If there are two salient points that we hope you can take away from this article series, then they are the advantages of taking your time to successfully acclimatise and being physically fit for your goals at altitude. Two simple, but often over-looked ideas. The first three articles have delved into how the body acclimatises, how to plan our trips to altitude and the advantages (or not) of aids to this process.

The leading cause of failure to summit (outside of weather and conditions in the mountains) is fatigue. Fatigue forces people to turn around, make easily avoided mistakes and if we're honest, we often scapegoat the weather, conditions or altitude for failure when the real cause could be lack of physical fitness. The same goes for trekking peaks. If you struggle to climb 1,500m of ascent at a low altitude, then doing this at a high altitude with boots and crampons strapped to your feet is going to hurt!

There are some basic principles we should adhere to when planning our training programmes:

Gabby Muskett & Ally Swinton on the summit ridge of Castor in the Monte Rosa massif.  © Calum Muskett
Gabby Muskett & Ally Swinton on the summit ridge of Castor in the Monte Rosa massif.
© Calum Muskett

Frequency

  • Simply, how many times to train per week.
  • Have you heard of the saying – "No pain no gain"? Or "Nothing in life is free"? Well, when it comes to exercise training, it is probably true. You need to exercise regularly to gain any benefit.
  • For general health and wellbeing, the NHS guidelines are very helpful. If you are a bit baffled by all this talk of training principles, these guidelines may be a useful starting point to enhance physical activity and achieve your mountaineering goals.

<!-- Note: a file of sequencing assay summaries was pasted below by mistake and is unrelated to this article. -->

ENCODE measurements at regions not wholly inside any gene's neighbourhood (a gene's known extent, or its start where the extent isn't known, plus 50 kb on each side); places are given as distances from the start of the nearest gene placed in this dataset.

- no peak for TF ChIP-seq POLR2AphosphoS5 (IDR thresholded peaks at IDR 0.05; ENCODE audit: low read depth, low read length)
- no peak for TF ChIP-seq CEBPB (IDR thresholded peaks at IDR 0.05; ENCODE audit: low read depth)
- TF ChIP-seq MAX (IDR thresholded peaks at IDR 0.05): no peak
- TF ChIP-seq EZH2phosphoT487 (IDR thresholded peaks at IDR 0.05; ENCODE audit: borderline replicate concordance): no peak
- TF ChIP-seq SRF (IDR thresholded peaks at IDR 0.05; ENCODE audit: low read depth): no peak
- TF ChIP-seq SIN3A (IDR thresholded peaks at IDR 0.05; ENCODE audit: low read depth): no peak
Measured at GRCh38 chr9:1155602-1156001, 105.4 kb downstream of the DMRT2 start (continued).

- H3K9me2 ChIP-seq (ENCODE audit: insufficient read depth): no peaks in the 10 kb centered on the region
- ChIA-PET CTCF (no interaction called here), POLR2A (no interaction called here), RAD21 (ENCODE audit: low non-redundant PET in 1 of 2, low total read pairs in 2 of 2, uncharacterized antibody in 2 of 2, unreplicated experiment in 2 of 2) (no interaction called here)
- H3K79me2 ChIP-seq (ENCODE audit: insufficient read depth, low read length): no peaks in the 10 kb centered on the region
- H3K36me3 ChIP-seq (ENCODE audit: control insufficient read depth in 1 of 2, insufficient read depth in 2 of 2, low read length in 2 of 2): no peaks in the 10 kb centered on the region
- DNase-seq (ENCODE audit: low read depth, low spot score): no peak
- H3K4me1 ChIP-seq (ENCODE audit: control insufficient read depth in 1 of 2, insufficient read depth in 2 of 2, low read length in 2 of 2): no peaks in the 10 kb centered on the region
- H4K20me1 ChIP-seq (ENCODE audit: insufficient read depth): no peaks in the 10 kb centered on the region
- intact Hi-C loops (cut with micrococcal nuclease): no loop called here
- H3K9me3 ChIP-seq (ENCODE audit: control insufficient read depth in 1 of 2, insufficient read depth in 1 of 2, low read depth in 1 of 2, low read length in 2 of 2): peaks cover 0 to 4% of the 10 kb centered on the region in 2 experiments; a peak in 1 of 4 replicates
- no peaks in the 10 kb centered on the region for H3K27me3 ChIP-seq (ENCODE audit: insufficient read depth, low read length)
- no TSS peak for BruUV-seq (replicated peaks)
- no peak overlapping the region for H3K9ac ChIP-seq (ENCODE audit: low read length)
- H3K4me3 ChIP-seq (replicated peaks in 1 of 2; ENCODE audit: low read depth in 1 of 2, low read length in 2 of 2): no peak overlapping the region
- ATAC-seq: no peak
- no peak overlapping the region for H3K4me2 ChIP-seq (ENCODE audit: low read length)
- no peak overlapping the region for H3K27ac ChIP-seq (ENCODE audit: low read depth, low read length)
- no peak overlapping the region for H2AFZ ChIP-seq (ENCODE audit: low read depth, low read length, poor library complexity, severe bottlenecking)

• More specifically, if you goal is to be able to complete multiple back to back mountaineering days, you may wish to train using multiple back to back mountaineering days (e.g. two days over the weekend).
    • Balance this "specificity" of training with what is safe for you. It may take a period of weeks of training with adequate recovery before you can complete back to back days…

Intensity

  • Simply, how hard to train in each session.
  • For general health and wellbeing, the NHS guidelines are very helpful. If you are a bit baffled by all this talk of training principles, these guidelines may be a useful starting point to enhance physical activity and achieve your mountaineering goals.
  • More specifically, if your goal is to be able to walk at "moderate intensity" all day on an altitude trek, train at the same moderate intensity
    • This is one principle where "more pain = more gain" may not be true – you do not need to run a marathon at Mo Farah speed in every training session to achieve this goal
    • Balance this "specificity" of training with what is realistic for you. Be creative. For example:
      • If life commitments prevent you from training at "moderate intensity" for 10 hour periods, you may need to increase intensity (i.e. train at "vigorous intensity" instead) to balance the decrease in time you can give to a training session (e.g. in a one hour slot over lunch time at work).